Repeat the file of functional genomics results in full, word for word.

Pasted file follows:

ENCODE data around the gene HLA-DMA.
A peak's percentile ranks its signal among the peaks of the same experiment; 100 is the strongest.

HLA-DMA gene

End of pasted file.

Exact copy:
ENCODE data around the gene HLA-DMA.
A peak's percentile ranks its signal among the peaks of the same experiment; 100 is the strongest.

HLA-DMA gene